42. Protesting Monsanto’s Hijacking of Evolution

Monsanto is a name which brings together a whole rainbow of complex issues, ranging from the moral and economic to the agricultural and genetic. It is a name which brings out real anger in protesters around the world but it also affects the hungry, the poor, farmers, scientific researchers, investors (shareholders), employees of the company, the PR industry, and politicians. All of these are uneasy about a corporation which, while hijacking evolution, has carefully intertwined the good and the bad.1

On the one hand, scientific research and genetics have enabled the creation of new strains of seeds which are more resistant to diseases and pests, which produce more proteins and less wastage, are resistant to drought and saline conditions and which are generally favorable to farmers. Monsanto spends the equivalent of about 10 per cent of its annual sales on research and development.

On the other hand, associated products, such as sprays against viruses, fungi and destructive insects have also had devastating effects on bees and unknown side-effects on birds, frogs and even humans. The effect on the declining bee population and other species by the use of toxic sprays remains a most challenging issue — but Monsanto is not alone in this matter.

A contentious aspect of Monsanto’s operations is its insistence on contractual obligations which force farmers to buy Monsanto seed every year without any recourse — reversing an agricultural tradition going back to our very origins. Some critics contend that this goes against nature, others that it is against religion, but almost all agree that it is a policy motivated by corporate greed and excused on the ground that it enables continued research in biological engineering to take place.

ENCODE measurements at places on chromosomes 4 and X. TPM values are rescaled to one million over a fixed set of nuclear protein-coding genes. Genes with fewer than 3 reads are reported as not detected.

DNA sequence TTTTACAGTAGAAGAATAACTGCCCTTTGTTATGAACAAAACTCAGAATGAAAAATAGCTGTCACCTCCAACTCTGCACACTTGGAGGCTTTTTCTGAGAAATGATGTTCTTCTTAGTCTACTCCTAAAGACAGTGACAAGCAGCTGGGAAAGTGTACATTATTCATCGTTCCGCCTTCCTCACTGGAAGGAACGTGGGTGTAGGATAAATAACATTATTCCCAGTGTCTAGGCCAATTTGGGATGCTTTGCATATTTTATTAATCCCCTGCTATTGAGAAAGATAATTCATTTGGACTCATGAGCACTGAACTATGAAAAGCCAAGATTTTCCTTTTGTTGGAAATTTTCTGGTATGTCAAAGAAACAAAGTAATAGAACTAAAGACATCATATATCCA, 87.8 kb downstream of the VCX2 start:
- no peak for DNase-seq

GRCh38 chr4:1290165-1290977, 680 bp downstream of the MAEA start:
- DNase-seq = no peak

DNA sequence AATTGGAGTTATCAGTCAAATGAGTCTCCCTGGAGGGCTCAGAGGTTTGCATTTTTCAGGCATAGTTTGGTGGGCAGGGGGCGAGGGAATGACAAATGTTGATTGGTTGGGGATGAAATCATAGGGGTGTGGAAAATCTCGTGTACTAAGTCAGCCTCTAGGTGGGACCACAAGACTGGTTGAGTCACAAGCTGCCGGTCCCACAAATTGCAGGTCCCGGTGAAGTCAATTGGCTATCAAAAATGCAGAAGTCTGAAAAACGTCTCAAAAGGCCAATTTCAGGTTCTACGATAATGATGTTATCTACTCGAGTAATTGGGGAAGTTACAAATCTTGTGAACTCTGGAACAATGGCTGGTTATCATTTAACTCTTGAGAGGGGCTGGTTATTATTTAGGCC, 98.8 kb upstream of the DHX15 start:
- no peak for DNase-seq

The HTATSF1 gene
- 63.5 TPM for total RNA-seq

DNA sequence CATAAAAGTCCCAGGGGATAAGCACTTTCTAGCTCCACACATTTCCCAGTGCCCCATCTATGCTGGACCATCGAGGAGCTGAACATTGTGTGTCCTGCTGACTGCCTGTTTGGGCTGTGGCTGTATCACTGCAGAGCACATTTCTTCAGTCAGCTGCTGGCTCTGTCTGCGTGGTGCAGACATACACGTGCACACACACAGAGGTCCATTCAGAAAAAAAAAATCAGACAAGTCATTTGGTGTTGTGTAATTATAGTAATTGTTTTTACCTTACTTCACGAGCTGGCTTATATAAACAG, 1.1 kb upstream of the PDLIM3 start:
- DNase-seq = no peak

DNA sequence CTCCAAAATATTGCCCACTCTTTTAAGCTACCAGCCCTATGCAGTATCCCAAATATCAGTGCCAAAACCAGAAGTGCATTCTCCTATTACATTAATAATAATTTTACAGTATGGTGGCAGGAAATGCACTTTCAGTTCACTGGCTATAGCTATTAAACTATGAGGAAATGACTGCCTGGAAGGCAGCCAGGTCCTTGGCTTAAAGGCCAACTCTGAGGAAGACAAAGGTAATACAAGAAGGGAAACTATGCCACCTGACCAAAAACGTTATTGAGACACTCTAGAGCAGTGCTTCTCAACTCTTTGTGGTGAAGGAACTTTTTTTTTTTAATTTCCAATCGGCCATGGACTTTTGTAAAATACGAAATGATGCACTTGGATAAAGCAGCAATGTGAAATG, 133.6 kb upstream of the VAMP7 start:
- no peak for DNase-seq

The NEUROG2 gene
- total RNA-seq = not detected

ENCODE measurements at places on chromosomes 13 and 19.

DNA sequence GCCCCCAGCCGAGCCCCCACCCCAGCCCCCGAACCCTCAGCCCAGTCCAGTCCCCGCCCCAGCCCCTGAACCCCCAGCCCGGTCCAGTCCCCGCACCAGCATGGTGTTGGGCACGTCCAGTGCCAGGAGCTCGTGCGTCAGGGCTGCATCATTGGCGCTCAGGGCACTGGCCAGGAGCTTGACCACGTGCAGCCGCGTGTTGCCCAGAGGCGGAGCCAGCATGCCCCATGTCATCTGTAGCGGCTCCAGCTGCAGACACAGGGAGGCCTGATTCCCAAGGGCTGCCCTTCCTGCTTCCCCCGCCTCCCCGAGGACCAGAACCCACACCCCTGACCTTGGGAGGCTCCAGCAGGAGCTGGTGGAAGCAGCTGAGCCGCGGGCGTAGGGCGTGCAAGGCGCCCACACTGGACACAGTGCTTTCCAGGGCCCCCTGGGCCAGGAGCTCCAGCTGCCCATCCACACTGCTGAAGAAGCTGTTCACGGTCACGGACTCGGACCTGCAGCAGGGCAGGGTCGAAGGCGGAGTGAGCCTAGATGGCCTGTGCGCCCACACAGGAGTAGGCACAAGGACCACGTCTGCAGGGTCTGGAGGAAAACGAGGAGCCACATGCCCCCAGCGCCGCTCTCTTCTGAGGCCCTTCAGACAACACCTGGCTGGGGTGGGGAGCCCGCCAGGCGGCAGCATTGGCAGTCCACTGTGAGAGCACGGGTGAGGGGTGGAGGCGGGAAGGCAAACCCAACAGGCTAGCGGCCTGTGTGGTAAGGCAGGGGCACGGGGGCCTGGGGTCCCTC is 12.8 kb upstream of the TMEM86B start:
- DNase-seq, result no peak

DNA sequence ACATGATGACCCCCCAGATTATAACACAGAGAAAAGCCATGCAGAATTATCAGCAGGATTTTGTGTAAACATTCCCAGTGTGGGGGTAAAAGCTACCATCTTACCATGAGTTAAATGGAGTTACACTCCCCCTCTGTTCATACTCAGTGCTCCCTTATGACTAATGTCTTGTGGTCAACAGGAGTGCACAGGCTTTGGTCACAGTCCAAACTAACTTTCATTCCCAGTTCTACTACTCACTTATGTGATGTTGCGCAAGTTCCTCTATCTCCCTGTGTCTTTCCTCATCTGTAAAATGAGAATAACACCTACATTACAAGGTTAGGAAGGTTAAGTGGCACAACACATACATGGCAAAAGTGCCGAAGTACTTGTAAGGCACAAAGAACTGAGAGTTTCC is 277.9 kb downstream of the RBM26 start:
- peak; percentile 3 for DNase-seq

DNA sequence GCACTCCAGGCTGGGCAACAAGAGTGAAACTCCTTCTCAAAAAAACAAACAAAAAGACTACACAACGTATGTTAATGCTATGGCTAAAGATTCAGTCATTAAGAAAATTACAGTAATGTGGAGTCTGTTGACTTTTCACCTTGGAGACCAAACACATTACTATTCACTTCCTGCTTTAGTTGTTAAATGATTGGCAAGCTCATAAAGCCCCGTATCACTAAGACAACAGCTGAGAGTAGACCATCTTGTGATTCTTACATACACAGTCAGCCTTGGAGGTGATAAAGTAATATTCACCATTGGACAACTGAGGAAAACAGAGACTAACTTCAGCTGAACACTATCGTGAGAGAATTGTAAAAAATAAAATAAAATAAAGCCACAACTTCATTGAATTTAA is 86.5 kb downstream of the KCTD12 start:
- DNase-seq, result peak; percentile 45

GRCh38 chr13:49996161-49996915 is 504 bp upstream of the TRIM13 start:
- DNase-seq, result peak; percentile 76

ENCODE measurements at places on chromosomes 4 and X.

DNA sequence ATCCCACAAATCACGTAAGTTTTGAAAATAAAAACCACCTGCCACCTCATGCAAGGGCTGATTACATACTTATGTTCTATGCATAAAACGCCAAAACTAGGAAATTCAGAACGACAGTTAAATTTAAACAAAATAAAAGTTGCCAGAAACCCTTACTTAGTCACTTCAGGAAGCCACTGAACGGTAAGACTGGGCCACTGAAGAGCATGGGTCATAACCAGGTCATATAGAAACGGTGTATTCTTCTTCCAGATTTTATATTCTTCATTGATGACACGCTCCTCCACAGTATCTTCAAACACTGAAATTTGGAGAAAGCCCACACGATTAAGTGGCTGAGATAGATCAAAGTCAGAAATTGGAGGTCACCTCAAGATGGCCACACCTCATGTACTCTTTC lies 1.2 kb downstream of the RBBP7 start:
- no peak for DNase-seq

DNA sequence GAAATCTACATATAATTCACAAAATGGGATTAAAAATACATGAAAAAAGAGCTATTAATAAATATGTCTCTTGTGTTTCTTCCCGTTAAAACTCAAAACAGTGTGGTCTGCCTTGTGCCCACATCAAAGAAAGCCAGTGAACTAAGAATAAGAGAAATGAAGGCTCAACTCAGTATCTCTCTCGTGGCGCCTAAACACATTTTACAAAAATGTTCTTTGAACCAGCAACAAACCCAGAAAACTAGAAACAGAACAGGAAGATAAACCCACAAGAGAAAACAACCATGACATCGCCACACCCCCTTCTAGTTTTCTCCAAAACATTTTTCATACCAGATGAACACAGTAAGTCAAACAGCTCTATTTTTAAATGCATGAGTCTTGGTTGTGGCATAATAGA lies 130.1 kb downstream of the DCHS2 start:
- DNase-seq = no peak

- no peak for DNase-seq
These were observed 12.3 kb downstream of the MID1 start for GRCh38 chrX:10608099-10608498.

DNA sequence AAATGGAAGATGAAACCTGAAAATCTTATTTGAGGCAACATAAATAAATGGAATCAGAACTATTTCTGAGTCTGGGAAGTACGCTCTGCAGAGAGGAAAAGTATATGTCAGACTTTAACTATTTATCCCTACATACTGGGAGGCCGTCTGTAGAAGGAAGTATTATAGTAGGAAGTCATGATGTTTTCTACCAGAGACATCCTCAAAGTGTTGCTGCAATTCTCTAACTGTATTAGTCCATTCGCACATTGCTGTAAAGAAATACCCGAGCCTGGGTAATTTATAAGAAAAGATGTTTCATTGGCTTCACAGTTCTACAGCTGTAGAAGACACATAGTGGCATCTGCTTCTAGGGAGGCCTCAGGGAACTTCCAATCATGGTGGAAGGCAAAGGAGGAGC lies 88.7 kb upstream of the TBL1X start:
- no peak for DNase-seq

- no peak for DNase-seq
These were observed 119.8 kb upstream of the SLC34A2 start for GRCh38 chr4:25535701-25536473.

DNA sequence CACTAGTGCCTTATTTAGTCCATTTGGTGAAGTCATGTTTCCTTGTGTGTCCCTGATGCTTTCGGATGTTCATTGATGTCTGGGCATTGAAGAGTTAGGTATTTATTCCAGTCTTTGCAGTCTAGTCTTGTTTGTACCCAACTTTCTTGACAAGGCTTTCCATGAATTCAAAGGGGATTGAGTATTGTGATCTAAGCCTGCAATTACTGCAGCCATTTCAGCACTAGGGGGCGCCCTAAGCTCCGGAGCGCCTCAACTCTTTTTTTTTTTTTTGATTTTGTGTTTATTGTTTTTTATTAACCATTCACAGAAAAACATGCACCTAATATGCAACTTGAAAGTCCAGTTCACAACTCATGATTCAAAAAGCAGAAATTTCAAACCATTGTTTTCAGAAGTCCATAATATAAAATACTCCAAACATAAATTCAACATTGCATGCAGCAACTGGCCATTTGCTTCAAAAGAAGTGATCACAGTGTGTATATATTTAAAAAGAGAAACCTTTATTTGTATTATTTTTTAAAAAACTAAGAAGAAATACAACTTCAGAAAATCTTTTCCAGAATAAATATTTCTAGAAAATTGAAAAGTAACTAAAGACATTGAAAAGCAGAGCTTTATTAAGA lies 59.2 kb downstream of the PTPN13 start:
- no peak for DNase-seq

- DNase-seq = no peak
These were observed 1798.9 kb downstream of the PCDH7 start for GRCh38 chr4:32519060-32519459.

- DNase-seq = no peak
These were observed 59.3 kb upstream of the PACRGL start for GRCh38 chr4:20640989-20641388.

There is no need for Monsanto to continue this program. In France, for example, when it sells unaltered seeds because the genetically altered versions have been prohibited by French law. (Despite all the money spent by Monsanto on PR and less open methods to persuade the French public and politicians not to ban the sterilized seeds.)

Monsanto has also spent millions fighting GMOs (Genetically Modified Organisms) being labeled on food products. Indeed, most developed countries have mandated labels at the insistence of environmental and consumer advocacy groups. However, this has not occurred in the United States, where the Food and Drug Administration maintains (because of the intense pressure exerted by Monsanto), that engineered food is no different than conventional food and so needs no labels that reveal details of production.

Most developed nations do not consider GMOs to be safe, however. In more than 60 countries around the world, including Australia, Japan, and all of the countries in the European Union, there are significant restrictions or outright bans on the production and sale of GMOs. In the US, the government has approved GMOs based on studies conducted by the same corporations that created them and profit from their sale.

A key issue remains how Monsanto sells and licenses its patented trait that allows farmers to kill weeds with its own Roundup herbicide while leaving crops unharmed. This particular genetic strain is now in almost the entire crop of soybeans grown in the US where Monsanto employs intellectual property law to prohibit farmers from saving seed. For example, Monsanto’s license (covering transfer of the seeds) forbids saving seeds and also requires that purchasers sign separate patent license agreements. Monsanto and other corporations contend that they need such product control to prevent seed piracy. Insidious is the word I use to describe this policy of patenting seed alteration and
then forcing farmers into contractual obligations.